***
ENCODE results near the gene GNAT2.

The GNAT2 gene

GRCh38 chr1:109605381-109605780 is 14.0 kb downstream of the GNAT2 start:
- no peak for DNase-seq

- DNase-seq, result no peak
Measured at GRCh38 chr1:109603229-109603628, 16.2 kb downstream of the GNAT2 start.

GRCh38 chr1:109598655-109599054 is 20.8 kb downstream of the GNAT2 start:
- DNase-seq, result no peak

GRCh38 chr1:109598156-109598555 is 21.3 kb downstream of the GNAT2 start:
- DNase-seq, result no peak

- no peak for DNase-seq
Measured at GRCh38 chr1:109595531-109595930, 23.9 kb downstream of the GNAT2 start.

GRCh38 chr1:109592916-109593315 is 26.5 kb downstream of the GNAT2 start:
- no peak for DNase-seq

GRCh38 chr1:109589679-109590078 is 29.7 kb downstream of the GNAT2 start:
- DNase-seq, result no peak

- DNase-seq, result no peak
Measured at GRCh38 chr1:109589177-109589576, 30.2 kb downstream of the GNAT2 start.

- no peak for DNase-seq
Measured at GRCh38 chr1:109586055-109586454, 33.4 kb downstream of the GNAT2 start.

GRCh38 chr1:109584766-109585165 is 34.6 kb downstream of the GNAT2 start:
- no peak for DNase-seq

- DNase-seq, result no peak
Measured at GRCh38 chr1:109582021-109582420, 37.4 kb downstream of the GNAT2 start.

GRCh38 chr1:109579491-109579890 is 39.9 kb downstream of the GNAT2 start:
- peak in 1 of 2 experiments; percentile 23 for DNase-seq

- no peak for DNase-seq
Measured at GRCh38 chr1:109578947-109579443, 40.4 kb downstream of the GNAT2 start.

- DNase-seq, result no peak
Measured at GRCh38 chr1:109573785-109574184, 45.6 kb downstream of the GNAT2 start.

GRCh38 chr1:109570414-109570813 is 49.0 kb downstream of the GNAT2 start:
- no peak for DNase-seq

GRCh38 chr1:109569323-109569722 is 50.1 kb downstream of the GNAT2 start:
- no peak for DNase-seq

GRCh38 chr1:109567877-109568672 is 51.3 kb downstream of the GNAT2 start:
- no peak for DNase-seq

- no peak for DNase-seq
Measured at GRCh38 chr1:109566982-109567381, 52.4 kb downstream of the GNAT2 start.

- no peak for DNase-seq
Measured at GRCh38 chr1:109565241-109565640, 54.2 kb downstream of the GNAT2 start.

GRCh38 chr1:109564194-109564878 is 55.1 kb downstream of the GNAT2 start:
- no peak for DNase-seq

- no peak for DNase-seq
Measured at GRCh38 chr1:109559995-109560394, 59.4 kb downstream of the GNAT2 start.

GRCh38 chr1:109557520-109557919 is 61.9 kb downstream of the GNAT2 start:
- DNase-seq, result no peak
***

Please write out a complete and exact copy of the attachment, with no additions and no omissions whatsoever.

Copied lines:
ENCODE results near the gene GNAT2.

The GNAT2 gene

GRCh38 chr1:109605381-109605780 is 14.0 kb downstream of the GNAT2 start:
- no peak for DNase-seq

- DNase-seq, result no peak
Measured at GRCh38 chr1:109603229-109603628, 16.2 kb downstream of the GNAT2 start.

GRCh38 chr1:109598655-109599054 is 20.8 kb downstream of the GNAT2 start:
- DNase-seq, result no peak

GRCh38 chr1:109598156-109598555 is 21.3 kb downstream of the GNAT2 start:
- DNase-seq, result no peak

- no peak for DNase-seq
Measured at GRCh38 chr1:109595531-109595930, 23.9 kb downstream of the GNAT2 start.

GRCh38 chr1:109592916-109593315 is 26.5 kb downstream of the GNAT2 start:
- no peak for DNase-seq

GRCh38 chr1:109589679-109590078 is 29.7 kb downstream of the GNAT2 start:
- DNase-seq, result no peak

- DNase-seq, result no peak
Measured at GRCh38 chr1:109589177-109589576, 30.2 kb downstream of the GNAT2 start.

- no peak for DNase-seq
Measured at GRCh38 chr1:109586055-109586454, 33.4 kb downstream of the GNAT2 start.

GRCh38 chr1:109584766-109585165 is 34.6 kb downstream of the GNAT2 start:
- no peak for DNase-seq

- DNase-seq, result no peak
Measured at GRCh38 chr1:109582021-109582420, 37.4 kb downstream of the GNAT2 start.

GRCh38 chr1:109579491-109579890 is 39.9 kb downstream of the GNAT2 start:
- peak in 1 of 2 experiments; percentile 23 for DNase-seq

- no peak for DNase-seq
Measured at GRCh38 chr1:109578947-109579443, 40.4 kb downstream of the GNAT2 start.

- DNase-seq, result no peak
Measured at GRCh38 chr1:109573785-109574184, 45.6 kb downstream of the GNAT2 start.

GRCh38 chr1:109570414-109570813 is 49.0 kb downstream of the GNAT2 start:
- no peak for DNase-seq

GRCh38 chr1:109569323-109569722 is 50.1 kb downstream of the GNAT2 start:
- no peak for DNase-seq

GRCh38 chr1:109567877-109568672 is 51.3 kb downstream of the GNAT2 start:
- no peak for DNase-seq

- no peak for DNase-seq
Measured at GRCh38 chr1:109566982-109567381, 52.4 kb downstream of the GNAT2 start.

- no peak for DNase-seq
Measured at GRCh38 chr1:109565241-109565640, 54.2 kb downstream of the GNAT2 start.

GRCh38 chr1:109564194-109564878 is 55.1 kb downstream of the GNAT2 start:
- no peak for DNase-seq

- no peak for DNase-seq
Measured at GRCh38 chr1:109559995-109560394, 59.4 kb downstream of the GNAT2 start.

GRCh38 chr1:109557520-109557919 is 61.9 kb downstream of the GNAT2 start:
- DNase-seq, result no peak